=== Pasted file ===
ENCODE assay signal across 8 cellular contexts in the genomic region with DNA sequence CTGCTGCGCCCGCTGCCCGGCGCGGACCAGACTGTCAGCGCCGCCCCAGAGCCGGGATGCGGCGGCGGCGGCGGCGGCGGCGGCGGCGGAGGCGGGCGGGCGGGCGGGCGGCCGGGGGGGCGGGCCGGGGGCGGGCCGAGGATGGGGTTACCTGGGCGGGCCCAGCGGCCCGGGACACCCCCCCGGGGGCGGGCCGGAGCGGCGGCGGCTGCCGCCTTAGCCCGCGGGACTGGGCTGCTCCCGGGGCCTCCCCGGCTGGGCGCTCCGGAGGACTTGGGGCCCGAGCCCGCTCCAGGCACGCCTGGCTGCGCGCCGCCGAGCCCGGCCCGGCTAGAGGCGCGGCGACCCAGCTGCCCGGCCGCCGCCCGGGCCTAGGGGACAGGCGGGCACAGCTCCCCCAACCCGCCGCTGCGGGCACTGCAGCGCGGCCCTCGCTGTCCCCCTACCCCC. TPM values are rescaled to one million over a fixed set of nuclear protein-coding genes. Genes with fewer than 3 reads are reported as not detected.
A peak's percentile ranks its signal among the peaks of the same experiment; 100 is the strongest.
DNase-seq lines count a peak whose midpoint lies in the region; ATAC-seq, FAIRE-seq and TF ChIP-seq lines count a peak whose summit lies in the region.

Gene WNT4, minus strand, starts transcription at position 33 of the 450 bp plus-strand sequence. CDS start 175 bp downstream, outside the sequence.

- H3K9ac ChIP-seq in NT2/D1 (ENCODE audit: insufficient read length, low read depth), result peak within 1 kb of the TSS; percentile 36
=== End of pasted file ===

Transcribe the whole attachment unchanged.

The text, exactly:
ENCODE assay signal across 8 cellular contexts in the genomic region with DNA sequence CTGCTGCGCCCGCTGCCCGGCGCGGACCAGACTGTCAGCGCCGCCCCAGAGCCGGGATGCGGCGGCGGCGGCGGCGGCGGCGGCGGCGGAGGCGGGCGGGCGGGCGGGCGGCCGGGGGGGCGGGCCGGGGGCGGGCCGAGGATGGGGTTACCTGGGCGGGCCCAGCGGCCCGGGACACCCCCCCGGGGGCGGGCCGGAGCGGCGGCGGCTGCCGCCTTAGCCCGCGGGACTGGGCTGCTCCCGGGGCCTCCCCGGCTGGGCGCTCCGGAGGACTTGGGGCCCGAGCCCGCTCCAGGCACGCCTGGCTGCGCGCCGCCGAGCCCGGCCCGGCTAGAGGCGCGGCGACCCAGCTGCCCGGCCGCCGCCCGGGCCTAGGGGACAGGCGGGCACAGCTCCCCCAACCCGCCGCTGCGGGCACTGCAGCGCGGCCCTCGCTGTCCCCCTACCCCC. TPM values are rescaled to one million over a fixed set of nuclear protein-coding genes. Genes with fewer than 3 reads are reported as not detected.
A peak's percentile ranks its signal among the peaks of the same experiment; 100 is the strongest.
DNase-seq lines count a peak whose midpoint lies in the region; ATAC-seq, FAIRE-seq and TF ChIP-seq lines count a peak whose summit lies in the region.

Gene WNT4, minus strand, starts transcription at position 33 of the 450 bp plus-strand sequence. CDS start 175 bp downstream, outside the sequence.

- H3K9ac ChIP-seq in NT2/D1 (ENCODE audit: insufficient read length, low read depth), result peak within 1 kb of the TSS; percentile 36